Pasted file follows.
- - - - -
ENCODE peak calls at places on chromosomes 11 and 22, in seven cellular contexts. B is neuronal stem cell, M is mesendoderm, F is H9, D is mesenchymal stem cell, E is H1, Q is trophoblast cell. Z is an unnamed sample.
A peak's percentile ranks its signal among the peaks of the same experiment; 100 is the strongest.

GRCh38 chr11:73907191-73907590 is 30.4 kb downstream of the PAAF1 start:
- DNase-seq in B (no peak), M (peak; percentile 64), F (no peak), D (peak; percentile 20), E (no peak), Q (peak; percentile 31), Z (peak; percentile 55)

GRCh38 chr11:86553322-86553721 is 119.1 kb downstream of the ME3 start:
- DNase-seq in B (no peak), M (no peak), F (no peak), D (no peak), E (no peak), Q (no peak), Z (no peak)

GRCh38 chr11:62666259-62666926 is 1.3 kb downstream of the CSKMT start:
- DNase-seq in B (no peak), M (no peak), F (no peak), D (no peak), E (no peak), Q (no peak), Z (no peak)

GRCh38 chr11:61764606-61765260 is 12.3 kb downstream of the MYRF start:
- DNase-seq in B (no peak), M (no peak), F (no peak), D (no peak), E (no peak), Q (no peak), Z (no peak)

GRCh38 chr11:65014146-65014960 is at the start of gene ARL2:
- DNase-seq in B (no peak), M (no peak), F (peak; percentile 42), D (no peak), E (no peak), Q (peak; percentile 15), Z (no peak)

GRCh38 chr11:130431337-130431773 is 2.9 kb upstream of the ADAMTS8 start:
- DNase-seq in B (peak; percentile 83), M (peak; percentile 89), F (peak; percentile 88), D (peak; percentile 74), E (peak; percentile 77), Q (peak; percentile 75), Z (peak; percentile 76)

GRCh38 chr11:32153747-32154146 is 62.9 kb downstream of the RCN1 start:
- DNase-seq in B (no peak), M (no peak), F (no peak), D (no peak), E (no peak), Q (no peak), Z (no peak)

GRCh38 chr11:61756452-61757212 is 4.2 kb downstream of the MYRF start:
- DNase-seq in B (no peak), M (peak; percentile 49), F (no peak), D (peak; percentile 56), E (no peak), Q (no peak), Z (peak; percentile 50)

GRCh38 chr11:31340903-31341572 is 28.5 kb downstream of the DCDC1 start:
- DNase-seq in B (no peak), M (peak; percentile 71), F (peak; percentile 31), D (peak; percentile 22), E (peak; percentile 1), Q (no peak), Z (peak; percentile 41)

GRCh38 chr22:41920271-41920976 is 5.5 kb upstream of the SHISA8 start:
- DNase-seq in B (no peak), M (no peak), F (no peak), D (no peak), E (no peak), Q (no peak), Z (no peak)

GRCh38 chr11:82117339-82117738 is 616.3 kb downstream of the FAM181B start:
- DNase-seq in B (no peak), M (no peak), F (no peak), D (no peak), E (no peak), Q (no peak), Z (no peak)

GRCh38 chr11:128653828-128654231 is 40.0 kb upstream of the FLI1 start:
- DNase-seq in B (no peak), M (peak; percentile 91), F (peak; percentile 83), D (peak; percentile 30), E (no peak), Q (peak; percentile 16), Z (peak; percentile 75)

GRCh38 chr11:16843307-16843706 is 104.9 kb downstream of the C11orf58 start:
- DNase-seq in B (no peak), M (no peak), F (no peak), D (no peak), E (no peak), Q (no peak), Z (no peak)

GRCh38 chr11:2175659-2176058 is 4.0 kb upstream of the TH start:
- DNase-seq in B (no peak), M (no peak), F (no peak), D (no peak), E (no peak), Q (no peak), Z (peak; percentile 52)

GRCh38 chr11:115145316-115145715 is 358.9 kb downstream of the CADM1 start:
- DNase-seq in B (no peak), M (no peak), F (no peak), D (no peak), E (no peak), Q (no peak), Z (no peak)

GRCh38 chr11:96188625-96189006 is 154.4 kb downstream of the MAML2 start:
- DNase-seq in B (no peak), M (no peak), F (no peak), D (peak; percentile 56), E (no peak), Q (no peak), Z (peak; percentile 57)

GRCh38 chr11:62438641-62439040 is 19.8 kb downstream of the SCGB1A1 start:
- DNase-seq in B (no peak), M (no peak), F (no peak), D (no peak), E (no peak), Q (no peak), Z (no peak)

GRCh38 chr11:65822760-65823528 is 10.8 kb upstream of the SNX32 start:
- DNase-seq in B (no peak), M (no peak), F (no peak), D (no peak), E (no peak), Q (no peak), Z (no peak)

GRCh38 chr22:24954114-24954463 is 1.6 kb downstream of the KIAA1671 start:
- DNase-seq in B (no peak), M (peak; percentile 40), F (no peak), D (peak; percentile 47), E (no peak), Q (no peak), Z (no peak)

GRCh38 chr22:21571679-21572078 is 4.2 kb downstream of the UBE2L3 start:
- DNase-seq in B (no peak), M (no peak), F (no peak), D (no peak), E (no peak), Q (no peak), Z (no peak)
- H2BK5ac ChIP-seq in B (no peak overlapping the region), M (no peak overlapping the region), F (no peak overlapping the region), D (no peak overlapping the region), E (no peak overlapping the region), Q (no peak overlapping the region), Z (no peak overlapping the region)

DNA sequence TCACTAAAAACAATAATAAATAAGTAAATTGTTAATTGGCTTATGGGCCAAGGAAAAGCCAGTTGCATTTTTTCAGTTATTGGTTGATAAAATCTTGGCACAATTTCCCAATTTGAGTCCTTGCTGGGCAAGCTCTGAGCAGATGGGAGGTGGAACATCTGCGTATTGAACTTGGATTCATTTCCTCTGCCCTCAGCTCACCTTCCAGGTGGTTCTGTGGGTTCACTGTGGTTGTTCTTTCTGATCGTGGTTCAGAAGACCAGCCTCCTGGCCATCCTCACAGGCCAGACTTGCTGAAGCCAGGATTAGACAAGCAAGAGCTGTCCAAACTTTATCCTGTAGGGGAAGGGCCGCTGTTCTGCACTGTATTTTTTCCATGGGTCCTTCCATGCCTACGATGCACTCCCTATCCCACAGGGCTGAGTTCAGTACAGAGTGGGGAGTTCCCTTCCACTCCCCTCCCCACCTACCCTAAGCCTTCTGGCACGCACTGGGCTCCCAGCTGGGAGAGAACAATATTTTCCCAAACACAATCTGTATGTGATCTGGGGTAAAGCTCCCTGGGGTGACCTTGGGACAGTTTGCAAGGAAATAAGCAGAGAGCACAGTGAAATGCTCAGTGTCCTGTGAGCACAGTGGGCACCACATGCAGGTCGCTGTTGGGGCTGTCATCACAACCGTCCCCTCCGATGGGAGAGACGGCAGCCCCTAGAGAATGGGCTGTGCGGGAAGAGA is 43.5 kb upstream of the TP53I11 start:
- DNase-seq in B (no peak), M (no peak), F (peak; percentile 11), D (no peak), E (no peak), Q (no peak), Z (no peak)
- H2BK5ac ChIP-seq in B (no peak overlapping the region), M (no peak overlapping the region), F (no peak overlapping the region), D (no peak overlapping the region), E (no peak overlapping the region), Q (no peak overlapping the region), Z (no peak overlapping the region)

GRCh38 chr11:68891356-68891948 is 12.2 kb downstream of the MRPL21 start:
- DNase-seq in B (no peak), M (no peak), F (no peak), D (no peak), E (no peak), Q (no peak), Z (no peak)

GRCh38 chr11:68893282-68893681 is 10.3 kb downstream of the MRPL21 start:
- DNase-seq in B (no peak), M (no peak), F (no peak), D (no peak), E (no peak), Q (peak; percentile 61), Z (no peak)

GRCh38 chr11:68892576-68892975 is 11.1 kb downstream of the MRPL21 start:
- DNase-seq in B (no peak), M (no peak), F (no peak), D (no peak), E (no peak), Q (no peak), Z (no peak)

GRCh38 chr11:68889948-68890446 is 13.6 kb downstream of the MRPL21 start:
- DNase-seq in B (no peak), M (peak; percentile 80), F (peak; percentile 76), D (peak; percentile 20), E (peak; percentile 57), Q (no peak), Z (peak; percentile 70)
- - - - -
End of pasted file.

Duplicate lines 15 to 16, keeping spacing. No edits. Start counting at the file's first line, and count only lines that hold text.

GRCh38 chr11:32153747-32154146 is 62.9 kb downstream of the RCN1 start:
- DNase-seq in B (no peak), M (no peak), F (no peak), D (no peak), E (no peak), Q (no peak), Z (no peak)